eep. I hope it gets sorted. I find myself worrying about my dad for much the same reason. He has that little spray thing ever since he started suffering from angina pains. He's very cavalier about it (ex squaddie won't admit to pain) He worried my mum when he takes the dog for a walk and is out for longer than usual and never takes his mobile.
I do hope they pull their finger out and get your mum and appointment

Mary said...

That at least is where I'm onto a winner. There was an occasion just before Christmas where I went to the cinema with a friend without telling anyone. Obviously I wasn't answering my home phone and my mobile was off. After a couple of hours mum was *really* worried about me, so she came to my flat, I wasn't there.

The fret she had about what might have happened to her sick daughter gave me a strong bargaining chip when it came to persuading her to keep her own mobile phone turned on and handy (we tend to text each other to say if we're turning off for a reason).

My mum tries to be cavalier ("I've survived one already" and so on) but I think under that she's as worried as anyone else.

Parents, eh?

Leiro said...

I found your Blog via Wandering Scribes BLOG. It makes me feel terrible complaining about the tinest things, like the pain I get in my knees (I just blogged about it today infact).

I hope you get an appointment soon, but you should try complaining to your local MP or dropping into their 'surgery' if you haven't already. That often tends to speed things up a little. Also some genuninely do want to help and if there is a problem with your local NHS they wont know about it until told...

My mum suffers hyper-tension and even that worries me, but she has it under control for now. It's a weird transition when the kids start to look after the parents.. mentally or phsically!

I hope you are feeling well today and I think I'll be checking back in to read your blog from time to time. :-)

Mary said...

Just because I have "a lot" of pain, doesn't mean that suddenly everybody else's pain stops.

That'd be like saying that because people in the third world are dying of famine, no one here in the UK has a right to say "cor, I'm getting really hungry!"

squarecircle said...

I know you're intelligent enough not to fall for miracles. Just want to say... don't fall for Wandering Scribe's lies, either. She's a con artist.

Mary said...

This is my blog, not the Wandering Scribe debate board.

It is entirely possible that Wandering Scribe is a con artist of the highest order, using the plight of homeless people for his/her own means.

But I'm a person whose own life has suddenly and unexpectedly gone right down the tubes.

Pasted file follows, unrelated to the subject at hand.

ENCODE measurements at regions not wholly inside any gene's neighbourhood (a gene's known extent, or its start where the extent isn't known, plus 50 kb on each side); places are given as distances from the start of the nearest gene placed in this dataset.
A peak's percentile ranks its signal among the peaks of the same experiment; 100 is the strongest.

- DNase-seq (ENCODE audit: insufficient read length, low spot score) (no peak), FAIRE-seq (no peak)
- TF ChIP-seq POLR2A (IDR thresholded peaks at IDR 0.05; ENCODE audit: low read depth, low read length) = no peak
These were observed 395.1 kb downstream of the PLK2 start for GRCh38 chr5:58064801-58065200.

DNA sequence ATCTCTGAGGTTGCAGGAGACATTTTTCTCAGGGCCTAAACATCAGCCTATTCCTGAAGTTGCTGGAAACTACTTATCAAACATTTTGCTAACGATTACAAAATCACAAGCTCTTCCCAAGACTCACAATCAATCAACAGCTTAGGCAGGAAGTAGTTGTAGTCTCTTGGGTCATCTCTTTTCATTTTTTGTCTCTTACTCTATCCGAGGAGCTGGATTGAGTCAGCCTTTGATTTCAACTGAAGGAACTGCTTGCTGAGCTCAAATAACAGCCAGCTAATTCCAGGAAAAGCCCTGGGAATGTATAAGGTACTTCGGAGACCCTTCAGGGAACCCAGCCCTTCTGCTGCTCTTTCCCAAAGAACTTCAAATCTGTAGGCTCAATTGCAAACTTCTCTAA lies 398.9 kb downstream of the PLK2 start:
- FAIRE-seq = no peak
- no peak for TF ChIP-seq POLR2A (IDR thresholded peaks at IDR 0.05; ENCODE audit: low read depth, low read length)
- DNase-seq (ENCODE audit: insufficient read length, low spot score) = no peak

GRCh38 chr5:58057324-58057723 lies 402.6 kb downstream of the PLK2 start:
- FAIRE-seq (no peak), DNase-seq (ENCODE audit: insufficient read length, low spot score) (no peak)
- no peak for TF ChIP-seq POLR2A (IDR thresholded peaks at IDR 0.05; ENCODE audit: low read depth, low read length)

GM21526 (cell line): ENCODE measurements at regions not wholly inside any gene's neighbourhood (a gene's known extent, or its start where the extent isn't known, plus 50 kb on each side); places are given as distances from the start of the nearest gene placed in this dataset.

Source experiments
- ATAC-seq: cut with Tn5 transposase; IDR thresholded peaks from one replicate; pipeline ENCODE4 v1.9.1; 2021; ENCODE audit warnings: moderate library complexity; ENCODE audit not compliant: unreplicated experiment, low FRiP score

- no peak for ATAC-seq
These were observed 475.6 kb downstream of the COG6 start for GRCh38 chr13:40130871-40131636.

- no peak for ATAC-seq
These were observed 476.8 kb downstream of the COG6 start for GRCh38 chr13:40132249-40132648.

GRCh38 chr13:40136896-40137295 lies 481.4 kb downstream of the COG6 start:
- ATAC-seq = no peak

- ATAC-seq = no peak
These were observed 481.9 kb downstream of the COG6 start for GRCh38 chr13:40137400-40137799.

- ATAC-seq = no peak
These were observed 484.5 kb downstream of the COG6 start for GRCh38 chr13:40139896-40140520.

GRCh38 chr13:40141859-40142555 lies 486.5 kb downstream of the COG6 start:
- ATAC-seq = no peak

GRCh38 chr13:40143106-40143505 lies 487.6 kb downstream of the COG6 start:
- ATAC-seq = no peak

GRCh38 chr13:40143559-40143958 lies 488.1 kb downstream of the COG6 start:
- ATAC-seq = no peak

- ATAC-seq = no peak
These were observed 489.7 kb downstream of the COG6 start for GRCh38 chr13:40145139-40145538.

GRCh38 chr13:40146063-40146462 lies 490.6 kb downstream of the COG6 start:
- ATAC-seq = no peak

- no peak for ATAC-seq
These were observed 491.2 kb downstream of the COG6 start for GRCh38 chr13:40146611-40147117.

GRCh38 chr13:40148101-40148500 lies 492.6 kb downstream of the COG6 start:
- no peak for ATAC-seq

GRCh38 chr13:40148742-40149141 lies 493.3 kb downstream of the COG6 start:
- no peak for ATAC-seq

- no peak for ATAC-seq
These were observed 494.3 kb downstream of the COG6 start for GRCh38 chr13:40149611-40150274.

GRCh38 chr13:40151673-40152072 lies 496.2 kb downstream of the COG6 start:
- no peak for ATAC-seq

And before that, I worked for a charitable organisation where I met all sorts of people in all sorts of situations and I can categorically state that the situation Wandering Scribe describes herself as being in is by no means unusual in the slightest. The only unusual part is having been interviewed by the newspapers who, this being 2006, were able to include links to her blog.

I know how I would feel if people started saying that I wasn't really who I said I was or in the situation I was in. To sit in my wheelchair longing to have my life and job back while people who've never met me shout "don't believe her! She has a life and a job and goes running five miles every morning!"

IF Wandering Scribe is genuine, can you imagine being shivering and hungry in a cold damp car having got back from the library, where you read a few more job rejections and some blog commenters shouting "don't believe her! She has a house and money and plenty to eat and is laughing at you all!"

And even if she IS making it all up... so what? What have I lost by taking it at face value and offering a few supportive comments? A few minutes here and there. A hell of a lot less than I've lost than if I'd been harrassing and abusing someone who turned out to be a genuinely vulnerable, homeless person. Then I'd have lost my humanity.

Gecko said...

I agree with your comment about acceptance. If someone tells me they are homeless who am I to argue? If someone shares online that they are in a wheelchair and having difficulties then it hurts nobody if I accept it at face value and any comment I make should hopefully be helpful, not hurtful. Someone who reads the comment may be helped by it. But it takes all kinds and all we can do is ignore the naysayers. It would be lovely if just one of them actually spouted a teeny bit of content. I think I will go out and buy that book "Abandoned".